In this paper, Long Short-Term Memory (LSTM) networks and multilayered feedforward neural networks (FFNNs) were combined with first principles equations in a hybrid workflow to describe human embryonic kidney 293 (HEK293) culture dynamics. Experimental data of 27 extracellular state variables in 20 fed-batch HEK293 cultures were collected in a parallel high throughput 250 mL cultivation system. The adaptive moment estimation method (ADAM) with stochastic regularization and cross-validation were employed for deep learning. A total of 784 hybrid models with varying deep neural network (DNN) architectures, depths, layers sizes and node activation functions were compared. In most scenarios, hybrid LSTM models outperformed hybrid FFNN models in terms of training and testing error. Hybrid LSTM models revealed to be less sensitive to data resampling than FFNN hybrid models. As disadvantages, Hybrid LSTM models are in general more complex (higher number of parameters) and have a higher computation cost than FFNN hybrid models. The hybrid model with the highest prediction accuracy consisted in a LSTM network with 7 internal states connected in series with dynamic material balance equations. This hybrid model correctly predicted the dynamics of the 27 state variables (R 2=0.93 in the test data set), including biomass, key substrates, amino acids and metabolic by-products for around 10 cultivation days.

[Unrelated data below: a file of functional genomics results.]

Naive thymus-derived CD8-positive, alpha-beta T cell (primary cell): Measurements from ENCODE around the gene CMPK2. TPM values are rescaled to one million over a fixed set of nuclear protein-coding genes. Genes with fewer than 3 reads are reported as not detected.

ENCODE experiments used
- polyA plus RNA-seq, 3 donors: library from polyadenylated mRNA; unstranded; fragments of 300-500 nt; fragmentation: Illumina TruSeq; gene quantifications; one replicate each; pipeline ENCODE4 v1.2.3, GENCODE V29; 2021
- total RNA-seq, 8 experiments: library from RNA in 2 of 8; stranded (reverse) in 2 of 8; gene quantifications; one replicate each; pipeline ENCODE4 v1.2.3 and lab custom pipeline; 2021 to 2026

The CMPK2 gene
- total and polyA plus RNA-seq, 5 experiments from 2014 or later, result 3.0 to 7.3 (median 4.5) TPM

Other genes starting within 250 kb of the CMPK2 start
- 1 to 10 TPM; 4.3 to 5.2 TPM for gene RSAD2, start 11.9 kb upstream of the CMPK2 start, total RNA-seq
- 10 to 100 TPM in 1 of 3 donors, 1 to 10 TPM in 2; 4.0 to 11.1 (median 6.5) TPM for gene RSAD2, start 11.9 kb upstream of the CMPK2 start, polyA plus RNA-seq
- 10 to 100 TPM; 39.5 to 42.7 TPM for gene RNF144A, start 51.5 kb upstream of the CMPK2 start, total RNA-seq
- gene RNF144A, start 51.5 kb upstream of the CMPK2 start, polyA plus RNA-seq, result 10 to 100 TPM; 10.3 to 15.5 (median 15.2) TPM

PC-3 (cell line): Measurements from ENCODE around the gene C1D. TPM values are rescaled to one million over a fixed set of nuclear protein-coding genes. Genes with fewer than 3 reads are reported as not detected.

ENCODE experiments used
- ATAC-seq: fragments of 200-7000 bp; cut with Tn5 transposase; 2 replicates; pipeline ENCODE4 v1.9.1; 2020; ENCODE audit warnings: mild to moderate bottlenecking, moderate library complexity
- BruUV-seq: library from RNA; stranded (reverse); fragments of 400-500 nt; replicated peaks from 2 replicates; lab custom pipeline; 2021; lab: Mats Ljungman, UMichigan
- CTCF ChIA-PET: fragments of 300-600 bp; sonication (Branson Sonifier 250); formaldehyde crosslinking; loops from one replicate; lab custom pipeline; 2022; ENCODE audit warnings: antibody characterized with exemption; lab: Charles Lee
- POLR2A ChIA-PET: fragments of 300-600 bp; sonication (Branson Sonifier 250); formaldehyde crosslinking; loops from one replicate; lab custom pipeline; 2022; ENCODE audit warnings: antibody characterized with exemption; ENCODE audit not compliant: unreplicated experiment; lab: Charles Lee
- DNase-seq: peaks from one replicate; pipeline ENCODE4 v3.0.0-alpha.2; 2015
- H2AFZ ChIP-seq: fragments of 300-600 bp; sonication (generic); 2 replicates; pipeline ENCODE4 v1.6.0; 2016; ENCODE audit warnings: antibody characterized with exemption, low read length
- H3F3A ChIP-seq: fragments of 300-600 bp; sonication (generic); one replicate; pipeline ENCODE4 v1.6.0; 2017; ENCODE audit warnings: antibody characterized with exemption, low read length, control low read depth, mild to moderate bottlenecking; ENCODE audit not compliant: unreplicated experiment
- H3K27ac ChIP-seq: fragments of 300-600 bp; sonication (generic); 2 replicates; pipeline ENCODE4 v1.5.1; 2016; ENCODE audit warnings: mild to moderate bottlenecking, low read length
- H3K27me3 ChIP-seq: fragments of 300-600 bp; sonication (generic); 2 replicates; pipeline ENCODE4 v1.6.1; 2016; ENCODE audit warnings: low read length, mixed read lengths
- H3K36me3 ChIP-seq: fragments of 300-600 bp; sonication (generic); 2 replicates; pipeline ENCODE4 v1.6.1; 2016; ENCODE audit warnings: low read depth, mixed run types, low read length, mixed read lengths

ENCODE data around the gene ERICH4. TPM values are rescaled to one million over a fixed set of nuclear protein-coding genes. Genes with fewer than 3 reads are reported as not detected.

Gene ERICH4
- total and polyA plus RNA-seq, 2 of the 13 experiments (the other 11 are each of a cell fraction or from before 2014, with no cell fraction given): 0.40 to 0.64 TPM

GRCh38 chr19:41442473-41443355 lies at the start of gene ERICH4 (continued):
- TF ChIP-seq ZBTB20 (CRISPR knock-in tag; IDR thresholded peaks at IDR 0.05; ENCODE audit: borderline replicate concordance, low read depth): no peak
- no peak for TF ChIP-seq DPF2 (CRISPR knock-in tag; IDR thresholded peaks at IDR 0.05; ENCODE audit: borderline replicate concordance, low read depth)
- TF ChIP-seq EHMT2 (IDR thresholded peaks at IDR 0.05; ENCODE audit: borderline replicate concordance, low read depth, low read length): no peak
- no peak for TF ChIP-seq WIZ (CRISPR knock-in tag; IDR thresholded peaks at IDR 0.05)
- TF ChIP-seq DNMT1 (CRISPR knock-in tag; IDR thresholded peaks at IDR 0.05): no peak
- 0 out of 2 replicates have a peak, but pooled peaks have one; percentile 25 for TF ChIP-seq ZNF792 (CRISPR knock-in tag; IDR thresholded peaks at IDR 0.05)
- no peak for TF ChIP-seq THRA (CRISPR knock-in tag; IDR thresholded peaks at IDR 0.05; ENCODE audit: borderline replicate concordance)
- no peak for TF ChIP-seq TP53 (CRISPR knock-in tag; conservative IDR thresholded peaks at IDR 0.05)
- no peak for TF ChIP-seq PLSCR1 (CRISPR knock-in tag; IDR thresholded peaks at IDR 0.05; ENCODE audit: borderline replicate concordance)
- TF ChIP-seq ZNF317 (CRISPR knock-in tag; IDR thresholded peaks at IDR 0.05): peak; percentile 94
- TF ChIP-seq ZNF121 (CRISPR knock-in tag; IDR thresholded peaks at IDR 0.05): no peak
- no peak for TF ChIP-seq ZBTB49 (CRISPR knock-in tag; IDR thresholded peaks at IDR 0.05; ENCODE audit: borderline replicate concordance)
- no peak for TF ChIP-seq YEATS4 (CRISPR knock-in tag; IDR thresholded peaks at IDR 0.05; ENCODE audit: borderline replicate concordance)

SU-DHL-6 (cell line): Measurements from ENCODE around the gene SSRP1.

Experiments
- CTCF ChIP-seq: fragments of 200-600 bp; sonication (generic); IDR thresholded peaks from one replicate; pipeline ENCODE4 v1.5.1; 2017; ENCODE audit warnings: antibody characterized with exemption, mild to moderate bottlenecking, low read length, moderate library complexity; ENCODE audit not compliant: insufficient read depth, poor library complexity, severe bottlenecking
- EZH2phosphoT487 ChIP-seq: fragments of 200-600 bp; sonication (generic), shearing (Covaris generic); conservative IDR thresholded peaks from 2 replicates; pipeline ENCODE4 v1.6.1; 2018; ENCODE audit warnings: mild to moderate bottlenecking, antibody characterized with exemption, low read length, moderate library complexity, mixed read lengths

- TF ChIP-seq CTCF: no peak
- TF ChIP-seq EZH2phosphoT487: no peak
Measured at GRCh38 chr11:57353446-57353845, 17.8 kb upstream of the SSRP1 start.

To robustly discover and explore phytocompounds, it is necessary to evaluate the interrelationships between diverse variables that affect the composition of the obtained compounds mixtures, such as the plant species, plant tissue and the phytocompounds extraction process. Furthermore, it is relevant to evaluate the biological activity associated to the high diversity of biocompounds mixtures obtained along these processes, including cytotoxicity. The present work evaluates how Fourier Transform Infra-Red (FTIR) spectroscopy can be used to acquire in a simple, rapid, economic, and high-throughput mode the whole molecular fingerprint of aqueous and ethanolic extracts obtained from leaves, seeds and flowers of Cynara cardunculus, and ethanolic extracts from Matricaria chamomilla flowers. The impact of plant species, plant tissue, and extraction procedure on phytocompounds yield and whole molecular composition was evaluated. FTIR-spectroscopy was also applied to study the effect of each extract on animal cell metabolism, and to compare this activity of different extracts. FTIR-spectra were acquired in automatic mode based on a small sample volume (25 μL) on 96-wells microplate. The low reduced volumes will further reduce costs and the quantity of biological material needed for this type of analysis while enabling to increase the diversity of conditions screened to achieve. This type of assay can therefore promote the discovery of phytocompounds.